Guyana suspends mining permits amidst pollution fears
No new permits for gold and diamond mining to be issued until further notice.
GEORGETOWN, Guyana, Wednesday July 11, 2012 – The Guyana government has suspended the granting of new permits to mine for gold and diamonds in rivers following concerns over widespread pollution.
The move comes as prices for gold have soared in global markets, with many investors seeking the relatively safe haven offered by the precious metal.
Guyana’s ministry for natural resources and the environment has nevertheless said that the country's geology and mines commission has been instructed to stop issuing fresh permits until further notice.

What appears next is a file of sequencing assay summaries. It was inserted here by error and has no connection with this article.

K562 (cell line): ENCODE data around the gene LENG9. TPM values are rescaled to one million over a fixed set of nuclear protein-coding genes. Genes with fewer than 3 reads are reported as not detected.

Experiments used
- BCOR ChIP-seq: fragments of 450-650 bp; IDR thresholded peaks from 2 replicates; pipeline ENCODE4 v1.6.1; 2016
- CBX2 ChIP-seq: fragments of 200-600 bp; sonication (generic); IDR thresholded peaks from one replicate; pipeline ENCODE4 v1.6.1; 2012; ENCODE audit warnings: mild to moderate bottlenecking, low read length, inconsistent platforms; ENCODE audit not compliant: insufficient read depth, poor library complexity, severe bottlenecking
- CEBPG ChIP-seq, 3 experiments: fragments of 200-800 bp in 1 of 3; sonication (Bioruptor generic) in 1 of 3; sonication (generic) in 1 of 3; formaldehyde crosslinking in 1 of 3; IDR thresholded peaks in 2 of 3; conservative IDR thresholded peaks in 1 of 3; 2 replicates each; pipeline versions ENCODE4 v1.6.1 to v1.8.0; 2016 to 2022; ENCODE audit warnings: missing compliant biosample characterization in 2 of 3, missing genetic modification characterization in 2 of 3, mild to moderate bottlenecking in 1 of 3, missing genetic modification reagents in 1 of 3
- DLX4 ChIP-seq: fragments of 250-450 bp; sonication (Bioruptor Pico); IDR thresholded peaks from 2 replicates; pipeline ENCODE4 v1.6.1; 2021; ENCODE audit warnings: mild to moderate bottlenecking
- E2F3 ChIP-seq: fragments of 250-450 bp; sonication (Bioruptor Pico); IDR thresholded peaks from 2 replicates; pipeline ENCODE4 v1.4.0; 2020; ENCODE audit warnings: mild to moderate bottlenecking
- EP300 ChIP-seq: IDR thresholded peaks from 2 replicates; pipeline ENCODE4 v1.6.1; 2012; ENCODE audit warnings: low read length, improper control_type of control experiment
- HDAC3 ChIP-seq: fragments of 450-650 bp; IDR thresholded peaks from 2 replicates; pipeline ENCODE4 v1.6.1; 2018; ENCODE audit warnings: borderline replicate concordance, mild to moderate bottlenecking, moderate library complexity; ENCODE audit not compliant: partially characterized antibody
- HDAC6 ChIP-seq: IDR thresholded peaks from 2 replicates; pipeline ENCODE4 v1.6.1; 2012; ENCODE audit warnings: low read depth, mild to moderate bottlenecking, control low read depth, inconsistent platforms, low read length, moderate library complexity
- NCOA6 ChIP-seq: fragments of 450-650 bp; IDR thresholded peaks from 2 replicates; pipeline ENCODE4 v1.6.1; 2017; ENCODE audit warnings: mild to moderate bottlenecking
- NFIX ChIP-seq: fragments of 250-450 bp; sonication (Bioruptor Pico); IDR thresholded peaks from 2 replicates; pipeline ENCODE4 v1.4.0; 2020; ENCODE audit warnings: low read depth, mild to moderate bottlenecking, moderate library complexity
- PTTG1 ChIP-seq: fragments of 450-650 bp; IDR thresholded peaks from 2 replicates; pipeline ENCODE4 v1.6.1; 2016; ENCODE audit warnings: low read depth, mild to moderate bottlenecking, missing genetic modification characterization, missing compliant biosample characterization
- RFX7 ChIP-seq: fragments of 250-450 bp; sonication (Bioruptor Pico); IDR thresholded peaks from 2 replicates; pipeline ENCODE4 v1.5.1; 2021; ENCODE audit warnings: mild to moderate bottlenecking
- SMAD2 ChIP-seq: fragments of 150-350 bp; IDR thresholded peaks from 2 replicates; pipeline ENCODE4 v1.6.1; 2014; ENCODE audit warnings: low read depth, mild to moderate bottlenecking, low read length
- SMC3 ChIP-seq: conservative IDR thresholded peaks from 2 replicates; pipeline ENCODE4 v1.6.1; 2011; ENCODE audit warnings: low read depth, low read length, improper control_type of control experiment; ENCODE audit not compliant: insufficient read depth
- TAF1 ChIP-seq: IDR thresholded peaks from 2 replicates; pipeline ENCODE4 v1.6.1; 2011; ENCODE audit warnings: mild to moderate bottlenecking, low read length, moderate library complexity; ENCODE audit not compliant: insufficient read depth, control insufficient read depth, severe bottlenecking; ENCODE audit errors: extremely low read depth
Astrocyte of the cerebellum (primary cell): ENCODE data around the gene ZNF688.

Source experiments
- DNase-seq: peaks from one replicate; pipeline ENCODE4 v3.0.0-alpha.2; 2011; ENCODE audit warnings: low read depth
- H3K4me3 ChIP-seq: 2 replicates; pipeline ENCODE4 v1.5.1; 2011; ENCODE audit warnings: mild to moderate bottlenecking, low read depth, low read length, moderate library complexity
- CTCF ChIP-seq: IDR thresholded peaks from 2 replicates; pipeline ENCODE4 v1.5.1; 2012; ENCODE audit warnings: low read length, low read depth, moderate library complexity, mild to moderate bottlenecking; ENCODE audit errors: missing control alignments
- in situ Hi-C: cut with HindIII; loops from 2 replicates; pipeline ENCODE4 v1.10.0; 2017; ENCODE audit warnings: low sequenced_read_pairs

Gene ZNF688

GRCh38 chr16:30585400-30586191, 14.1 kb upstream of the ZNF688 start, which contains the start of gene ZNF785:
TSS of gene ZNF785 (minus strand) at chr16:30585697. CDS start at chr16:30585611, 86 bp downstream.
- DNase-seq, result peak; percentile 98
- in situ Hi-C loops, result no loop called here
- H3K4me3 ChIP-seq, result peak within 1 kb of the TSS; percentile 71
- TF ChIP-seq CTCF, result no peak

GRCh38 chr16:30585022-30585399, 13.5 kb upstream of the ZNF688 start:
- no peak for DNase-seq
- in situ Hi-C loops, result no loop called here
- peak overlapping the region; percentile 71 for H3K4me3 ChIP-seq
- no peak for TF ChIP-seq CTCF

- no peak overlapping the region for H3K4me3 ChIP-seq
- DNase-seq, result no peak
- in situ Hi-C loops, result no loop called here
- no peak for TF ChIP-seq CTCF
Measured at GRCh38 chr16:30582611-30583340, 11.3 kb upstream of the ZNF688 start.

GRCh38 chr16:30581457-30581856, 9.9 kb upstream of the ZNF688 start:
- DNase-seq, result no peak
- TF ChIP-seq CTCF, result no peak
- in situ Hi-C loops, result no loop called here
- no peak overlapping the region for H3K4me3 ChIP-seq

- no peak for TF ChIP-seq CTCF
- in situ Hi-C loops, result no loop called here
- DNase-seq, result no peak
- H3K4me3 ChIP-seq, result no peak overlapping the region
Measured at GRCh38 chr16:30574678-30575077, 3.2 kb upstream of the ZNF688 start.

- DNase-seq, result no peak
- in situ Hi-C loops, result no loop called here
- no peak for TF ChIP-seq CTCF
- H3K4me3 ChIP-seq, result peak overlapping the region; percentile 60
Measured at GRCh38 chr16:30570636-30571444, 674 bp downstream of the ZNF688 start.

Authorities say they will consult with indigenous communities, who depend on the rivers for drinking water and fishing, and other people living near rivers before deciding on the next step.
Mining has damaged river banks, altered the flow of the waterways, caused erosion and polluted sources of drinking water, officials say. The heavy sediment in the water has also affected plant and fish life.
Numerous Canadian and Brazilian miners continue to flock to Guyana seeking gold, which closed at US$1,587 an ounce on the London Bullion Market last week.
More than 363,083 ounces of gold were officially declared in Guyana in 2011, but authorities believe a similar amount is smuggled into neighbouring countries where the taxes are lower.